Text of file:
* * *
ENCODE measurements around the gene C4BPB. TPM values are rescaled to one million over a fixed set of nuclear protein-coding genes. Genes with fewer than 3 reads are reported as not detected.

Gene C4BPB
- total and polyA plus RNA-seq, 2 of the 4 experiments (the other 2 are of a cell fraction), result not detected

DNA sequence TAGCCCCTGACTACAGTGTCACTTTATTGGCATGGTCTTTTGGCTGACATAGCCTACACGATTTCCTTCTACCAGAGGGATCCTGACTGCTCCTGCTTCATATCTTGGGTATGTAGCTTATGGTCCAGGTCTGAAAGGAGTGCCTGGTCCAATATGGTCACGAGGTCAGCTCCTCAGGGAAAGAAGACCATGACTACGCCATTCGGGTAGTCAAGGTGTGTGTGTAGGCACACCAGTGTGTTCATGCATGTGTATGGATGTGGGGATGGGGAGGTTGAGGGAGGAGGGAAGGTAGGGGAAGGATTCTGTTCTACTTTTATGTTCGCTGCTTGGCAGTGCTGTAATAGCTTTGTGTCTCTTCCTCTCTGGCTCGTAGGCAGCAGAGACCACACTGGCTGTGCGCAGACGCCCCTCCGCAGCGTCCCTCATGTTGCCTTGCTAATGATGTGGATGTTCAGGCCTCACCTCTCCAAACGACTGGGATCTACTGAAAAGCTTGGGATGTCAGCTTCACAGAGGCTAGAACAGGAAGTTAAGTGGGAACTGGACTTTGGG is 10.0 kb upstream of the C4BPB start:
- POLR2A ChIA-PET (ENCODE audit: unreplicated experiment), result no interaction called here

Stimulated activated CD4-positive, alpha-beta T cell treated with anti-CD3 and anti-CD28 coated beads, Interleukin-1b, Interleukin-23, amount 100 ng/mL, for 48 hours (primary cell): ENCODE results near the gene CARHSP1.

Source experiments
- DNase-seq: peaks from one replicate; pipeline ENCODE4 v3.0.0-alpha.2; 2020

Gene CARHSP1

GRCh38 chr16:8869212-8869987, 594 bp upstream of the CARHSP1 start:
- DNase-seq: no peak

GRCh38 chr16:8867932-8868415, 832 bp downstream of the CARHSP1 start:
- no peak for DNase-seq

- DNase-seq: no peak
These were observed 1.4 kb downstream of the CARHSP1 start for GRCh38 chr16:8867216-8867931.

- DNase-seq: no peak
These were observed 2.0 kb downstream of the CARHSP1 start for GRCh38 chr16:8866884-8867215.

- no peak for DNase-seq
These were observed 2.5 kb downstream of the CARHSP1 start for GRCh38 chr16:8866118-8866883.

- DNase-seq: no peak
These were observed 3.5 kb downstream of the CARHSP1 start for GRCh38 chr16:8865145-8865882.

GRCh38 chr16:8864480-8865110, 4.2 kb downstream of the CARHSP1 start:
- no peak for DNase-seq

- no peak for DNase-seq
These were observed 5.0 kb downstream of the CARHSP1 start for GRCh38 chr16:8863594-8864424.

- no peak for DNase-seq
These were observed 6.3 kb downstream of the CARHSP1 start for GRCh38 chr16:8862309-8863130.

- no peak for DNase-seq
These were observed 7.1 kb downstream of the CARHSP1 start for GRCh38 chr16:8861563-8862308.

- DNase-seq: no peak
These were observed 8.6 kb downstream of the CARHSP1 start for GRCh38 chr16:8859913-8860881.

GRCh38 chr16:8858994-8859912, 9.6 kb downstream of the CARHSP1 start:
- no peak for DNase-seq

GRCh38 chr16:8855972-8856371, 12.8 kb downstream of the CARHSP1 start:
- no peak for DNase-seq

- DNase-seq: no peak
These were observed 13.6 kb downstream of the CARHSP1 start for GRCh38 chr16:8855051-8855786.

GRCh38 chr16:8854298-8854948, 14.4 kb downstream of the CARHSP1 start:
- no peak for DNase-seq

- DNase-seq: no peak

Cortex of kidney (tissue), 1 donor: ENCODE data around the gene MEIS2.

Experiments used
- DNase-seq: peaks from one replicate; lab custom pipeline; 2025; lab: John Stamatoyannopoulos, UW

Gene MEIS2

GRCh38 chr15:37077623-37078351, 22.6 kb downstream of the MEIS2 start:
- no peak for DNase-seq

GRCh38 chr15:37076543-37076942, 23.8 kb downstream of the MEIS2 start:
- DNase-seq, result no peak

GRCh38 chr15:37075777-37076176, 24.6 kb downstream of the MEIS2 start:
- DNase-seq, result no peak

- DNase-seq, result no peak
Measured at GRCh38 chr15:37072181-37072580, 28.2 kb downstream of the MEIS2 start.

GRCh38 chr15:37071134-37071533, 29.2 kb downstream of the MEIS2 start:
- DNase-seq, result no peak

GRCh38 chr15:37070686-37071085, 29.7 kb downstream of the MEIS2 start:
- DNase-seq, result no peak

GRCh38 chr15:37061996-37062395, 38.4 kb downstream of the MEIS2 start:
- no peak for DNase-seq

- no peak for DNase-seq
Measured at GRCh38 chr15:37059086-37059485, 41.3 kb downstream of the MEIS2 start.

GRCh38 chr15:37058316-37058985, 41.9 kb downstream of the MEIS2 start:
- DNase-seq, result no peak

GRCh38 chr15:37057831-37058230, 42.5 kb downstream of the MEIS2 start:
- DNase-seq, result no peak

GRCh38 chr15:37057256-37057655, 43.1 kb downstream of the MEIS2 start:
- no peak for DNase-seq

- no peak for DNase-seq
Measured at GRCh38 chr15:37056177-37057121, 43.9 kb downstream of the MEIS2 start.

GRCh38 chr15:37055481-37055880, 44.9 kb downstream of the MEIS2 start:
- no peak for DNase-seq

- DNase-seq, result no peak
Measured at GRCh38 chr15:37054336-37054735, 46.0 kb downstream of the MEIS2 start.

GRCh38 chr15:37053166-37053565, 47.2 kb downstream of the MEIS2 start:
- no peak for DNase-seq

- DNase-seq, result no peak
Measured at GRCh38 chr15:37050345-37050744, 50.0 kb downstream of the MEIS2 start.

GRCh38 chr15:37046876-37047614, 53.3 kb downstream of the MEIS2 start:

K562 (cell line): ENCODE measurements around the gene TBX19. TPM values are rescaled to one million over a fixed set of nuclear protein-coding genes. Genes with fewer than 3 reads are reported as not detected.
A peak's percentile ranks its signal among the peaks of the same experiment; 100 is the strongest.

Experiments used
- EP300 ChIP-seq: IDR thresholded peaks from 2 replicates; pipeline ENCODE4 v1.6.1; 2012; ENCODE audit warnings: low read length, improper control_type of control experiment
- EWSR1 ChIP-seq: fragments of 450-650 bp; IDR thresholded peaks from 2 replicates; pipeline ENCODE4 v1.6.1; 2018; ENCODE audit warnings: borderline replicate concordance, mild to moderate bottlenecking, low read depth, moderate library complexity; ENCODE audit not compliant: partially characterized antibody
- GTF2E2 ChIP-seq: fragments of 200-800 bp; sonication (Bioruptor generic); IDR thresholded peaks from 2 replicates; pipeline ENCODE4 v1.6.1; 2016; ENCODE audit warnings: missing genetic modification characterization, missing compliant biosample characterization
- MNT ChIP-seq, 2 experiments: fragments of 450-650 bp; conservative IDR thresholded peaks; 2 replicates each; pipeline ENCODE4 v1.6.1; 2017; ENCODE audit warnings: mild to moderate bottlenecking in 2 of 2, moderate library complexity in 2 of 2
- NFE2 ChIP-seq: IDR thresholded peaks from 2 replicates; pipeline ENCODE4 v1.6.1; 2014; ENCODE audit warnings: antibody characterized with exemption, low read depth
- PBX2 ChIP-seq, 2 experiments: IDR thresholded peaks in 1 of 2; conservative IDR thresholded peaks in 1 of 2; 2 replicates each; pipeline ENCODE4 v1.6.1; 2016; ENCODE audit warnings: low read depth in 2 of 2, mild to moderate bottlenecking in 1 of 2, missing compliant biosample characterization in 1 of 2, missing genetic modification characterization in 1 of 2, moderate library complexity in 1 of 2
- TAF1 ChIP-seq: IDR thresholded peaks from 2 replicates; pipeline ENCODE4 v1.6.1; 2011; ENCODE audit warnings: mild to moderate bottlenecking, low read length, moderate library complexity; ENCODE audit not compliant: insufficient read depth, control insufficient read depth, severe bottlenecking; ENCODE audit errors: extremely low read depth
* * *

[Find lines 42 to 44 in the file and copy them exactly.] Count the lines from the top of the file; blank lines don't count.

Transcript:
Experiments used
- DNase-seq: peaks from one replicate; lab custom pipeline; 2025; lab: John Stamatoyannopoulos, UW

Gene MEIS2